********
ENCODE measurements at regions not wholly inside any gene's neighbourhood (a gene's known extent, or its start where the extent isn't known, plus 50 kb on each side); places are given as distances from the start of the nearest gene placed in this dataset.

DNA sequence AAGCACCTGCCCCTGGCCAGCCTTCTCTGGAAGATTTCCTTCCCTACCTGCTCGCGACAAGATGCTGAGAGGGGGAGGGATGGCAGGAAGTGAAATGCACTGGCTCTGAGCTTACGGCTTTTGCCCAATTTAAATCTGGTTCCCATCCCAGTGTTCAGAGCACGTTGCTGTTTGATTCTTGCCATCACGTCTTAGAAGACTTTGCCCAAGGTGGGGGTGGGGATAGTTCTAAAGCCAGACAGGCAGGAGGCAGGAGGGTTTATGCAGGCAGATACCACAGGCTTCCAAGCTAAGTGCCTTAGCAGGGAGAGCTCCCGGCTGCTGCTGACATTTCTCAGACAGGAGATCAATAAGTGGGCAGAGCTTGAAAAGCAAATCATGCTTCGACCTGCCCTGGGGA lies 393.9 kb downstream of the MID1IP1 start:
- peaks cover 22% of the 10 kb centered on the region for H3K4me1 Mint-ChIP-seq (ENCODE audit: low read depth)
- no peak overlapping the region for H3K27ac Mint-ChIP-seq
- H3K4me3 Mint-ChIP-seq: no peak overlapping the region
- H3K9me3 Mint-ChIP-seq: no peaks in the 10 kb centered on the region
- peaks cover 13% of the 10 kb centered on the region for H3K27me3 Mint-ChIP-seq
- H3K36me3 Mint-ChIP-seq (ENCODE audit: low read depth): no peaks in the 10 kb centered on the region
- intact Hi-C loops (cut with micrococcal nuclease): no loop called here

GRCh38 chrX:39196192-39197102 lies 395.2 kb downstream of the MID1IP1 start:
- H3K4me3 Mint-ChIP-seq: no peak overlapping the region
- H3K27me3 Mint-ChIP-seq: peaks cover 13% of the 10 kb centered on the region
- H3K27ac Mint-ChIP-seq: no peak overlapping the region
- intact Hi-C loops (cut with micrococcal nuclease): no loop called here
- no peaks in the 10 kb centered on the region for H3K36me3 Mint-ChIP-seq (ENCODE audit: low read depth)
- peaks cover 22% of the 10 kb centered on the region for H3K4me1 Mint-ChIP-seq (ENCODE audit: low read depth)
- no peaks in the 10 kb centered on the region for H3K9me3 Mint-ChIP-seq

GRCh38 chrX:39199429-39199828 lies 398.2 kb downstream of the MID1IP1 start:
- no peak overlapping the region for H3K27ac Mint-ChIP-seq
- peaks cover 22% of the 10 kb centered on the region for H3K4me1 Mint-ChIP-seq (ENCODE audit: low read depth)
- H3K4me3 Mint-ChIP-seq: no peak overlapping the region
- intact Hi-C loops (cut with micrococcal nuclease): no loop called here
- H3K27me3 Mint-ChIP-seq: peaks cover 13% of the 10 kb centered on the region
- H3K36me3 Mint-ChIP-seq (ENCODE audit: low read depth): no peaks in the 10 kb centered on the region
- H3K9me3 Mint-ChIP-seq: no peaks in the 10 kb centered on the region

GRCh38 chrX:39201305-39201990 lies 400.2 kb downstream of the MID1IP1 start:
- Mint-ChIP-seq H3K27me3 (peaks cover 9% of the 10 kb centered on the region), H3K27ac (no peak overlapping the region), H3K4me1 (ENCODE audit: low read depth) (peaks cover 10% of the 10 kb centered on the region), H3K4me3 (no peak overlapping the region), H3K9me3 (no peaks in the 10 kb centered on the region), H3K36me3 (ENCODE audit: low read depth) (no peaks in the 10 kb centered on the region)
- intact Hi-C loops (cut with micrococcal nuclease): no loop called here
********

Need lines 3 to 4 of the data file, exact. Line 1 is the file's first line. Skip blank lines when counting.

- peaks cover 22% of the 10 kb centered on the region for H3K4me1 Mint-ChIP-seq (ENCODE audit: low read depth)
- no peak overlapping the region for H3K27ac Mint-ChIP-seq